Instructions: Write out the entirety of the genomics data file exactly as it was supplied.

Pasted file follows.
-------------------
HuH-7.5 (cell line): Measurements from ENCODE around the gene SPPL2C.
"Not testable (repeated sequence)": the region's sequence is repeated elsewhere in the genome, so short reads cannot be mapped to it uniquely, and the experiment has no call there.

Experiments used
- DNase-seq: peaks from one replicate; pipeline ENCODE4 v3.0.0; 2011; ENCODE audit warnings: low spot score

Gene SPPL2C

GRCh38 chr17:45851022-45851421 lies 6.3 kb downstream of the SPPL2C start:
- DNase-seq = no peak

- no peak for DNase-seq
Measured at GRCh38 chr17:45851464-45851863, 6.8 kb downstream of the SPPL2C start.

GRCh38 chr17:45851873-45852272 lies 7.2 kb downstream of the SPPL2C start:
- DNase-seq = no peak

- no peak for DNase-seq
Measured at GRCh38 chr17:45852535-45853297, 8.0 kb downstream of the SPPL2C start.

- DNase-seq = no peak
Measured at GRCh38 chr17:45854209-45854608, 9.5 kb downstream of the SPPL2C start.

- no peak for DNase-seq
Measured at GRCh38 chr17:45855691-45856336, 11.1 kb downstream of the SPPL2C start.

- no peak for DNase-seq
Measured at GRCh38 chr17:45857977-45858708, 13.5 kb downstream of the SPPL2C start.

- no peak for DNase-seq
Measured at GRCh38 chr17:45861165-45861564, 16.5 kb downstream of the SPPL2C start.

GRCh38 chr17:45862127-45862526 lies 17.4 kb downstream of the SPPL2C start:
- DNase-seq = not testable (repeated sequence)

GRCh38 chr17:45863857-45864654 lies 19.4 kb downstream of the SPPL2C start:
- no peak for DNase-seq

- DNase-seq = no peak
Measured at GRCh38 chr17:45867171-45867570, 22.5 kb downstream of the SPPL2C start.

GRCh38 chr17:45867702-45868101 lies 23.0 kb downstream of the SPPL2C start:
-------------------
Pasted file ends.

HuH-7.5 (cell line): Measurements from ENCODE around the gene SPPL2C.
"Not testable (repeated sequence)": the region's sequence is repeated elsewhere in the genome, so short reads cannot be mapped to it uniquely, and the experiment has no call there.

Experiments used
- DNase-seq: peaks from one replicate; pipeline ENCODE4 v3.0.0; 2011; ENCODE audit warnings: low spot score

Gene SPPL2C

GRCh38 chr17:45851022-45851421 lies 6.3 kb downstream of the SPPL2C start:
- DNase-seq = no peak

- no peak for DNase-seq
Measured at GRCh38 chr17:45851464-45851863, 6.8 kb downstream of the SPPL2C start.

GRCh38 chr17:45851873-45852272 lies 7.2 kb downstream of the SPPL2C start:
- DNase-seq = no peak

- no peak for DNase-seq
Measured at GRCh38 chr17:45852535-45853297, 8.0 kb downstream of the SPPL2C start.

- DNase-seq = no peak
Measured at GRCh38 chr17:45854209-45854608, 9.5 kb downstream of the SPPL2C start.

- no peak for DNase-seq
Measured at GRCh38 chr17:45855691-45856336, 11.1 kb downstream of the SPPL2C start.

- no peak for DNase-seq
Measured at GRCh38 chr17:45857977-45858708, 13.5 kb downstream of the SPPL2C start.

- no peak for DNase-seq
Measured at GRCh38 chr17:45861165-45861564, 16.5 kb downstream of the SPPL2C start.

GRCh38 chr17:45862127-45862526 lies 17.4 kb downstream of the SPPL2C start:
- DNase-seq = not testable (repeated sequence)

GRCh38 chr17:45863857-45864654 lies 19.4 kb downstream of the SPPL2C start:
- no peak for DNase-seq

- DNase-seq = no peak
Measured at GRCh38 chr17:45867171-45867570, 22.5 kb downstream of the SPPL2C start.

GRCh38 chr17:45867702-45868101 lies 23.0 kb downstream of the SPPL2C start: